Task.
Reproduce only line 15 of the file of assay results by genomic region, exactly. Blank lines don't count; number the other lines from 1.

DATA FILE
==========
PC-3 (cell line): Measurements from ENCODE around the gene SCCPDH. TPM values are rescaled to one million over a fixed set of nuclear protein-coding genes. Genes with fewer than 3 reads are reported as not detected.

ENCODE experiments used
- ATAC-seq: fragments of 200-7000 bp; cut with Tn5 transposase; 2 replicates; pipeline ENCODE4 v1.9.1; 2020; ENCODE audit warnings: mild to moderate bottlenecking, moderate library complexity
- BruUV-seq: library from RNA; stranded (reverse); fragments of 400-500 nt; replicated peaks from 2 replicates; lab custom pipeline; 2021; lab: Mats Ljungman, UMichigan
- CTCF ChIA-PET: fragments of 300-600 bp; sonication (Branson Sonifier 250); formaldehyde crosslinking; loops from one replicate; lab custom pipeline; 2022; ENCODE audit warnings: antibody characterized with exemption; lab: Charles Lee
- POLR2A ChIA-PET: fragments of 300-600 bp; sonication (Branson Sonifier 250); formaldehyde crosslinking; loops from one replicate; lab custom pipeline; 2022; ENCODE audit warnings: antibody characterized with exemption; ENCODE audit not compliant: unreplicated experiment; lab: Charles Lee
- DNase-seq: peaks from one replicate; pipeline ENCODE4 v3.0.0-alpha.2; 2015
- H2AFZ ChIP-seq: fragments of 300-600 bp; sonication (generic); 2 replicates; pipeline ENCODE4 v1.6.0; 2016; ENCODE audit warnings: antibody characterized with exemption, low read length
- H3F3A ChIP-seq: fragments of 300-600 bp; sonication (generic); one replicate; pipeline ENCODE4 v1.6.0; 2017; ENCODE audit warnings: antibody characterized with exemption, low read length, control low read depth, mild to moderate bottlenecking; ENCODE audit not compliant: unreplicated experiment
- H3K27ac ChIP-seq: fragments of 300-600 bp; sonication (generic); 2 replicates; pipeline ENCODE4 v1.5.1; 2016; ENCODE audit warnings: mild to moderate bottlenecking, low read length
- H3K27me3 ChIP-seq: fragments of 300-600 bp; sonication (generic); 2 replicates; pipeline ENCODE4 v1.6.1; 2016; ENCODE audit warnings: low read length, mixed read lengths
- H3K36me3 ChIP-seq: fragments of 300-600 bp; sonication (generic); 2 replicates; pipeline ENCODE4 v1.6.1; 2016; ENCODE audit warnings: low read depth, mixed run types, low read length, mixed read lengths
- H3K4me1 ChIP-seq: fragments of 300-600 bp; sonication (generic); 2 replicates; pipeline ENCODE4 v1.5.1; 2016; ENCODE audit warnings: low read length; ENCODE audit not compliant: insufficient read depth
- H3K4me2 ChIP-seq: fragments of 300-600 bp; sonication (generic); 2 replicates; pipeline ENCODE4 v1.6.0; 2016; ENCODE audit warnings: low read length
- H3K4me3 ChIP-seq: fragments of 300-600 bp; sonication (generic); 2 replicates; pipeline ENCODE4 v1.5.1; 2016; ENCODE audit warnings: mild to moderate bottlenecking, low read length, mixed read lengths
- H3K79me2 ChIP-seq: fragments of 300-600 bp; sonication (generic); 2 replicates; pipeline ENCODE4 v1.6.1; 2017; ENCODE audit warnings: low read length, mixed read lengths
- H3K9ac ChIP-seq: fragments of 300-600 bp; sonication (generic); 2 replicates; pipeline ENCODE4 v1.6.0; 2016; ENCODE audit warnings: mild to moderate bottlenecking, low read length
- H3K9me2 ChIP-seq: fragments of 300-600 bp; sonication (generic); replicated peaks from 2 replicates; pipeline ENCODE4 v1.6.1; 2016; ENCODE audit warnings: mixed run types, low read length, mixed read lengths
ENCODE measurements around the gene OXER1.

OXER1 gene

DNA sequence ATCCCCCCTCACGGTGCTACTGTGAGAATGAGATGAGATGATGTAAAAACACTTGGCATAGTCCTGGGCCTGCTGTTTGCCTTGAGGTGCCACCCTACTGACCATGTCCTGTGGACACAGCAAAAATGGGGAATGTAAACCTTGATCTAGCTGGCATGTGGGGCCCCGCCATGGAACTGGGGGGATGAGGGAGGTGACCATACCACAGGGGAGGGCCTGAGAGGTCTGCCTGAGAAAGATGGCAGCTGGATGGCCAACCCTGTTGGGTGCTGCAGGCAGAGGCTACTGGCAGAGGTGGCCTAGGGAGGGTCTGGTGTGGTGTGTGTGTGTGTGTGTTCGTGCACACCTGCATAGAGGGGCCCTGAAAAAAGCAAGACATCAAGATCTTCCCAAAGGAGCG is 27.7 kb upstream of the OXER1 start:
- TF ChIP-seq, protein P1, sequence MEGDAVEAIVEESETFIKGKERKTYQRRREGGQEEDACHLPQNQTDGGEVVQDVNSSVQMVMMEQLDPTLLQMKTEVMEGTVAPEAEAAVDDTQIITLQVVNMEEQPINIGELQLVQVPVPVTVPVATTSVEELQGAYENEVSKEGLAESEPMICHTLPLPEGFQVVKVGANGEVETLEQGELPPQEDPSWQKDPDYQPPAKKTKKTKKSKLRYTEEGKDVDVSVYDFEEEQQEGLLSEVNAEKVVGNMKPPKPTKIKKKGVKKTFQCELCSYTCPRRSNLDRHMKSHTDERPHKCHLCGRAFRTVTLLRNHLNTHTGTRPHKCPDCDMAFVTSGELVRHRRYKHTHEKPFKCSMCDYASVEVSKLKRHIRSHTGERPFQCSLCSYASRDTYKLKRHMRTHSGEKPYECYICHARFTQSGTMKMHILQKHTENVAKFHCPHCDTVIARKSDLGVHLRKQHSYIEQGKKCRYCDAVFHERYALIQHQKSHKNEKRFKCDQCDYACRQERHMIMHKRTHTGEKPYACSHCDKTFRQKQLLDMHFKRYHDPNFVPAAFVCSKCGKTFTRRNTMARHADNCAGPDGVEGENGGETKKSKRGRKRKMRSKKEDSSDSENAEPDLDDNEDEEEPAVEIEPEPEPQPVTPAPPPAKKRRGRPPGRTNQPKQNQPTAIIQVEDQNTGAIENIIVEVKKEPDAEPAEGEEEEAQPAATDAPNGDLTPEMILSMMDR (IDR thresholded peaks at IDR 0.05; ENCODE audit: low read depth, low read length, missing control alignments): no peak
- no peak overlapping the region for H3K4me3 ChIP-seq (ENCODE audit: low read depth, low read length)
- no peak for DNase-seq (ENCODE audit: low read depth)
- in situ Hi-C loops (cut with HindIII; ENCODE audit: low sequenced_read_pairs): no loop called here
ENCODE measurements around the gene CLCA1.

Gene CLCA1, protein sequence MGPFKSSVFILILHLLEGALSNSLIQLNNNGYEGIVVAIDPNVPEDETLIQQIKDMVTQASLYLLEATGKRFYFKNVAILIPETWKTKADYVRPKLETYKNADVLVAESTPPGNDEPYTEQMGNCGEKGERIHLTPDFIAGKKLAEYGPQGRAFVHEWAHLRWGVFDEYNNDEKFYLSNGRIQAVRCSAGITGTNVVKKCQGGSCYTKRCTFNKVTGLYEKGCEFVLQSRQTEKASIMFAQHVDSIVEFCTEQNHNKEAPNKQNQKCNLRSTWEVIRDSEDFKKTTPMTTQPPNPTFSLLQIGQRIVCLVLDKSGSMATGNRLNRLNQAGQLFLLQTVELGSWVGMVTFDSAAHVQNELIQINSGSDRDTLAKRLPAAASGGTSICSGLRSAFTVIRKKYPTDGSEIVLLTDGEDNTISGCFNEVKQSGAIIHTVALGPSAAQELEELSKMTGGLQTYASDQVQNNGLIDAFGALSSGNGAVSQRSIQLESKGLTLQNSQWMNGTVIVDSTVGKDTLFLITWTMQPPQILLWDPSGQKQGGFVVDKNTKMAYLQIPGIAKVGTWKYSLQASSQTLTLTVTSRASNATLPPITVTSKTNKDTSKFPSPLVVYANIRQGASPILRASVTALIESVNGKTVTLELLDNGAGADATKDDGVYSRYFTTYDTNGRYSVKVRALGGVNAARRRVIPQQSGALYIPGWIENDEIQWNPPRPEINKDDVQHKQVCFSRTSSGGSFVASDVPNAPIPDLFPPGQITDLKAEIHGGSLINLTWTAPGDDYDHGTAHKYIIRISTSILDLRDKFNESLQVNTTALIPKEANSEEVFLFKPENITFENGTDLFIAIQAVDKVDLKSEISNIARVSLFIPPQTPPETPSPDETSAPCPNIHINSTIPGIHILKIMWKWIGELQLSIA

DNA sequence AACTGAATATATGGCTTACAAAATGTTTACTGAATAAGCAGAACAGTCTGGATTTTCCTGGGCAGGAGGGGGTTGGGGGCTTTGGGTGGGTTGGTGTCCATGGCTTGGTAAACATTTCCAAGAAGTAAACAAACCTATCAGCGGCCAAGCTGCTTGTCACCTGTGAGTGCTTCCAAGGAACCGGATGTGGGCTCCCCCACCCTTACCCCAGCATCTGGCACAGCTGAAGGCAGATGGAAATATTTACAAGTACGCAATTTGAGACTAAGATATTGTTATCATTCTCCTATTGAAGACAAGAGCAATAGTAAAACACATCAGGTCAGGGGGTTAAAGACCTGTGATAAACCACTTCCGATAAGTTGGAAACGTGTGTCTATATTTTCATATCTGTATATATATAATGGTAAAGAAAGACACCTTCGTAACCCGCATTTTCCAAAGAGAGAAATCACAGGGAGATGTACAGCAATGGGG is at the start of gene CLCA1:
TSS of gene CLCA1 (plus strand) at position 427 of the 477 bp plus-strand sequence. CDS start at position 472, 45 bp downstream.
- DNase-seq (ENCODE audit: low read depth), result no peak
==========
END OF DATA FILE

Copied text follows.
- H3K4me3 ChIP-seq: fragments of 300-600 bp; sonication (generic); 2 replicates; pipeline ENCODE4 v1.5.1; 2016; ENCODE audit warnings: mild to moderate bottlenecking, low read length, mixed read lengths